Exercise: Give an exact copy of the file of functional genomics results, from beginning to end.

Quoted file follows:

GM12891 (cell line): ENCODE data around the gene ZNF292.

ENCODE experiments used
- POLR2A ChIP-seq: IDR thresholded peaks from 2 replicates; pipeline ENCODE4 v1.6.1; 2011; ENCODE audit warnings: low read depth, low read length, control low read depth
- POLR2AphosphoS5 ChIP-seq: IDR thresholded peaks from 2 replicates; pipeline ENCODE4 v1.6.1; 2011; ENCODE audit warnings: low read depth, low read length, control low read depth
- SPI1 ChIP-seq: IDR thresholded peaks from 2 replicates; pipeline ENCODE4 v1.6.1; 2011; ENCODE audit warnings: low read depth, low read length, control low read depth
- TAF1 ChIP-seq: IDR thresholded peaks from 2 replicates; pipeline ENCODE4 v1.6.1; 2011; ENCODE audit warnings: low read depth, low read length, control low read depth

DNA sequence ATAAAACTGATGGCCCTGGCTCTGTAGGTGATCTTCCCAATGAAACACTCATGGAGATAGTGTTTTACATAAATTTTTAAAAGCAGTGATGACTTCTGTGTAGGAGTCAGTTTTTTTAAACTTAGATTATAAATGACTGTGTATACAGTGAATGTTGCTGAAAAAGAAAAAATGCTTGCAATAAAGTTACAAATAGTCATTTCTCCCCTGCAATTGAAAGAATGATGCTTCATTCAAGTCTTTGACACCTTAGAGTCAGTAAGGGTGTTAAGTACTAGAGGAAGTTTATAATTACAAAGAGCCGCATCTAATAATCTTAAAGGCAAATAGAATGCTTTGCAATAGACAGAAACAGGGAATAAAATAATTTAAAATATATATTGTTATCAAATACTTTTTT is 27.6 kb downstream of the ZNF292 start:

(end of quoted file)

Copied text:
GM12891 (cell line): ENCODE data around the gene ZNF292.

ENCODE experiments used
- POLR2A ChIP-seq: IDR thresholded peaks from 2 replicates; pipeline ENCODE4 v1.6.1; 2011; ENCODE audit warnings: low read depth, low read length, control low read depth
- POLR2AphosphoS5 ChIP-seq: IDR thresholded peaks from 2 replicates; pipeline ENCODE4 v1.6.1; 2011; ENCODE audit warnings: low read depth, low read length, control low read depth
- SPI1 ChIP-seq: IDR thresholded peaks from 2 replicates; pipeline ENCODE4 v1.6.1; 2011; ENCODE audit warnings: low read depth, low read length, control low read depth
- TAF1 ChIP-seq: IDR thresholded peaks from 2 replicates; pipeline ENCODE4 v1.6.1; 2011; ENCODE audit warnings: low read depth, low read length, control low read depth

DNA sequence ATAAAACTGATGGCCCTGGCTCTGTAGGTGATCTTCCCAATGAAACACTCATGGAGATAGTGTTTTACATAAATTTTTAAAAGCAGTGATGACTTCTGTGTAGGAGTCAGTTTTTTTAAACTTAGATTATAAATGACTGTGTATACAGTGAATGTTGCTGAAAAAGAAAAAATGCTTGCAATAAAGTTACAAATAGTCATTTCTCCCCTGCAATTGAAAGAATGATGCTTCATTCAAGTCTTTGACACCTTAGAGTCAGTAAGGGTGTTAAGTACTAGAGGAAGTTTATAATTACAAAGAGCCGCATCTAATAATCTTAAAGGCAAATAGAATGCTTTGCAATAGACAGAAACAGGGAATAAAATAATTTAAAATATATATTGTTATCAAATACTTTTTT is 27.6 kb downstream of the ZNF292 start: